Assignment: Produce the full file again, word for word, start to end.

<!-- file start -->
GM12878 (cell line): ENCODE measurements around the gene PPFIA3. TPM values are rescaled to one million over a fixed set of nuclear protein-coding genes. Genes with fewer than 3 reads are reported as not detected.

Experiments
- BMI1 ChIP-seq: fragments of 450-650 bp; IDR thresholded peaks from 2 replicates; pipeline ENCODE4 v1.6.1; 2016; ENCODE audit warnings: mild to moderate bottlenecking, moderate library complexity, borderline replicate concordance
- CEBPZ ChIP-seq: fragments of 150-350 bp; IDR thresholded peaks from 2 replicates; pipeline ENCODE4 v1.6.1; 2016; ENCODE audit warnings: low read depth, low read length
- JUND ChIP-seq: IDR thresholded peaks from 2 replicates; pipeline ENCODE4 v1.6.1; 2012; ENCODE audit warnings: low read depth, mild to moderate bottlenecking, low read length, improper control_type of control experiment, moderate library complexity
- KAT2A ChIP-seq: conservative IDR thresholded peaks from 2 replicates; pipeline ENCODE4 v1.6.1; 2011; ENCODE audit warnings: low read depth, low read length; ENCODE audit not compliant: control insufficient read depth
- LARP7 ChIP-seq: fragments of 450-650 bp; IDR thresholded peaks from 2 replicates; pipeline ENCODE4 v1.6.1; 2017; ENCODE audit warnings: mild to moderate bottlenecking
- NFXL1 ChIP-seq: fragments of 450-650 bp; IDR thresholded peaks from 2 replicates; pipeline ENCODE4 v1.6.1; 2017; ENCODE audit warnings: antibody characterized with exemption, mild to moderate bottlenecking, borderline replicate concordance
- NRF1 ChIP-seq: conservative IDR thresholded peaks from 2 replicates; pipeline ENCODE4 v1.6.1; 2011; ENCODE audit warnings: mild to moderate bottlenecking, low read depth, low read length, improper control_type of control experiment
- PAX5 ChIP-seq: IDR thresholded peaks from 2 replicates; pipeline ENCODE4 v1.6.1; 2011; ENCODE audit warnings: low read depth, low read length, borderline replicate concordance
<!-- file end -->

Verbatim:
GM12878 (cell line): ENCODE measurements around the gene PPFIA3. TPM values are rescaled to one million over a fixed set of nuclear protein-coding genes. Genes with fewer than 3 reads are reported as not detected.

Experiments
- BMI1 ChIP-seq: fragments of 450-650 bp; IDR thresholded peaks from 2 replicates; pipeline ENCODE4 v1.6.1; 2016; ENCODE audit warnings: mild to moderate bottlenecking, moderate library complexity, borderline replicate concordance
- CEBPZ ChIP-seq: fragments of 150-350 bp; IDR thresholded peaks from 2 replicates; pipeline ENCODE4 v1.6.1; 2016; ENCODE audit warnings: low read depth, low read length
- JUND ChIP-seq: IDR thresholded peaks from 2 replicates; pipeline ENCODE4 v1.6.1; 2012; ENCODE audit warnings: low read depth, mild to moderate bottlenecking, low read length, improper control_type of control experiment, moderate library complexity
- KAT2A ChIP-seq: conservative IDR thresholded peaks from 2 replicates; pipeline ENCODE4 v1.6.1; 2011; ENCODE audit warnings: low read depth, low read length; ENCODE audit not compliant: control insufficient read depth
- LARP7 ChIP-seq: fragments of 450-650 bp; IDR thresholded peaks from 2 replicates; pipeline ENCODE4 v1.6.1; 2017; ENCODE audit warnings: mild to moderate bottlenecking
- NFXL1 ChIP-seq: fragments of 450-650 bp; IDR thresholded peaks from 2 replicates; pipeline ENCODE4 v1.6.1; 2017; ENCODE audit warnings: antibody characterized with exemption, mild to moderate bottlenecking, borderline replicate concordance
- NRF1 ChIP-seq: conservative IDR thresholded peaks from 2 replicates; pipeline ENCODE4 v1.6.1; 2011; ENCODE audit warnings: mild to moderate bottlenecking, low read depth, low read length, improper control_type of control experiment
- PAX5 ChIP-seq: IDR thresholded peaks from 2 replicates; pipeline ENCODE4 v1.6.1; 2011; ENCODE audit warnings: low read depth, low read length, borderline replicate concordance